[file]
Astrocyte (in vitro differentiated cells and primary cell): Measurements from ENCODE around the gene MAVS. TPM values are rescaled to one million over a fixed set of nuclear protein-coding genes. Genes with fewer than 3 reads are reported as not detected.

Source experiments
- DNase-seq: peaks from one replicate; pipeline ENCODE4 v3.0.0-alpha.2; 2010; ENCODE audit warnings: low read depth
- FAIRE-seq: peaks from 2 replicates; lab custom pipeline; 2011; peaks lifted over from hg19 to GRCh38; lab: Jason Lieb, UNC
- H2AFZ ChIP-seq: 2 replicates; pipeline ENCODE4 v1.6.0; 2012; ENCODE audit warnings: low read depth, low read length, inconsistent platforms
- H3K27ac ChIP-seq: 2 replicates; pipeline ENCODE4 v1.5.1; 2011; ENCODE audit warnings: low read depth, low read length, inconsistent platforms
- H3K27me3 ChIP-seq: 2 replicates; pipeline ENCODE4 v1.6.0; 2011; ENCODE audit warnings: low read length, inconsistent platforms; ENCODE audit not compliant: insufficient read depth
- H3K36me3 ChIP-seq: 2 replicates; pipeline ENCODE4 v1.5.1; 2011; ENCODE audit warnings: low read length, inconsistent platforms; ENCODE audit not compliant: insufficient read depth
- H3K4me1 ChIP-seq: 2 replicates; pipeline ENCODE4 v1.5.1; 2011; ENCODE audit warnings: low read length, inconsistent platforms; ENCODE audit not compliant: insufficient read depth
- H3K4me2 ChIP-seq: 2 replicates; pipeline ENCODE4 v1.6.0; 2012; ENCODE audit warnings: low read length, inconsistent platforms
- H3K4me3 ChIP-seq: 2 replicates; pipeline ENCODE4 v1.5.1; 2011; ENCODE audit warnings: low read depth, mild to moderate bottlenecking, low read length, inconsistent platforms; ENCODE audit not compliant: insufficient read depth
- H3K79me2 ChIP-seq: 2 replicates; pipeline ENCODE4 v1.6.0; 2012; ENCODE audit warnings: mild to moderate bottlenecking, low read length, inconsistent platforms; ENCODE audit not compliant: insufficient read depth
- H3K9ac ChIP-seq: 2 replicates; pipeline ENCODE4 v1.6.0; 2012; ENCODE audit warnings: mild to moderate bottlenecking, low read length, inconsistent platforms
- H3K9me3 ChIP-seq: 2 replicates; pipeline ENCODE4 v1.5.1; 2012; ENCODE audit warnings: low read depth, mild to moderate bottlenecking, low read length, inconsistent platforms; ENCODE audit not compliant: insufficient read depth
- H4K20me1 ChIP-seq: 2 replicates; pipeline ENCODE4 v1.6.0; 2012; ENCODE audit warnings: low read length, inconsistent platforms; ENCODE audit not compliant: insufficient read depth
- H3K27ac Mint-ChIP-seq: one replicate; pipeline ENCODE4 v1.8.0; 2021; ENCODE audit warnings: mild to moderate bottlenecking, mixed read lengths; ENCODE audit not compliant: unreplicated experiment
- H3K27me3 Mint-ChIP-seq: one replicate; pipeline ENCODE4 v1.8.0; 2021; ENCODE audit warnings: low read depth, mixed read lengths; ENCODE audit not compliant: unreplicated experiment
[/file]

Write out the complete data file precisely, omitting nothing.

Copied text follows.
Astrocyte (in vitro differentiated cells and primary cell): Measurements from ENCODE around the gene MAVS. TPM values are rescaled to one million over a fixed set of nuclear protein-coding genes. Genes with fewer than 3 reads are reported as not detected.

Source experiments
- DNase-seq: peaks from one replicate; pipeline ENCODE4 v3.0.0-alpha.2; 2010; ENCODE audit warnings: low read depth
- FAIRE-seq: peaks from 2 replicates; lab custom pipeline; 2011; peaks lifted over from hg19 to GRCh38; lab: Jason Lieb, UNC
- H2AFZ ChIP-seq: 2 replicates; pipeline ENCODE4 v1.6.0; 2012; ENCODE audit warnings: low read depth, low read length, inconsistent platforms
- H3K27ac ChIP-seq: 2 replicates; pipeline ENCODE4 v1.5.1; 2011; ENCODE audit warnings: low read depth, low read length, inconsistent platforms
- H3K27me3 ChIP-seq: 2 replicates; pipeline ENCODE4 v1.6.0; 2011; ENCODE audit warnings: low read length, inconsistent platforms; ENCODE audit not compliant: insufficient read depth
- H3K36me3 ChIP-seq: 2 replicates; pipeline ENCODE4 v1.5.1; 2011; ENCODE audit warnings: low read length, inconsistent platforms; ENCODE audit not compliant: insufficient read depth
- H3K4me1 ChIP-seq: 2 replicates; pipeline ENCODE4 v1.5.1; 2011; ENCODE audit warnings: low read length, inconsistent platforms; ENCODE audit not compliant: insufficient read depth
- H3K4me2 ChIP-seq: 2 replicates; pipeline ENCODE4 v1.6.0; 2012; ENCODE audit warnings: low read length, inconsistent platforms
- H3K4me3 ChIP-seq: 2 replicates; pipeline ENCODE4 v1.5.1; 2011; ENCODE audit warnings: low read depth, mild to moderate bottlenecking, low read length, inconsistent platforms; ENCODE audit not compliant: insufficient read depth
- H3K79me2 ChIP-seq: 2 replicates; pipeline ENCODE4 v1.6.0; 2012; ENCODE audit warnings: mild to moderate bottlenecking, low read length, inconsistent platforms; ENCODE audit not compliant: insufficient read depth
- H3K9ac ChIP-seq: 2 replicates; pipeline ENCODE4 v1.6.0; 2012; ENCODE audit warnings: mild to moderate bottlenecking, low read length, inconsistent platforms
- H3K9me3 ChIP-seq: 2 replicates; pipeline ENCODE4 v1.5.1; 2012; ENCODE audit warnings: low read depth, mild to moderate bottlenecking, low read length, inconsistent platforms; ENCODE audit not compliant: insufficient read depth
- H4K20me1 ChIP-seq: 2 replicates; pipeline ENCODE4 v1.6.0; 2012; ENCODE audit warnings: low read length, inconsistent platforms; ENCODE audit not compliant: insufficient read depth
- H3K27ac Mint-ChIP-seq: one replicate; pipeline ENCODE4 v1.8.0; 2021; ENCODE audit warnings: mild to moderate bottlenecking, mixed read lengths; ENCODE audit not compliant: unreplicated experiment
- H3K27me3 Mint-ChIP-seq: one replicate; pipeline ENCODE4 v1.8.0; 2021; ENCODE audit warnings: low read depth, mixed read lengths; ENCODE audit not compliant: unreplicated experiment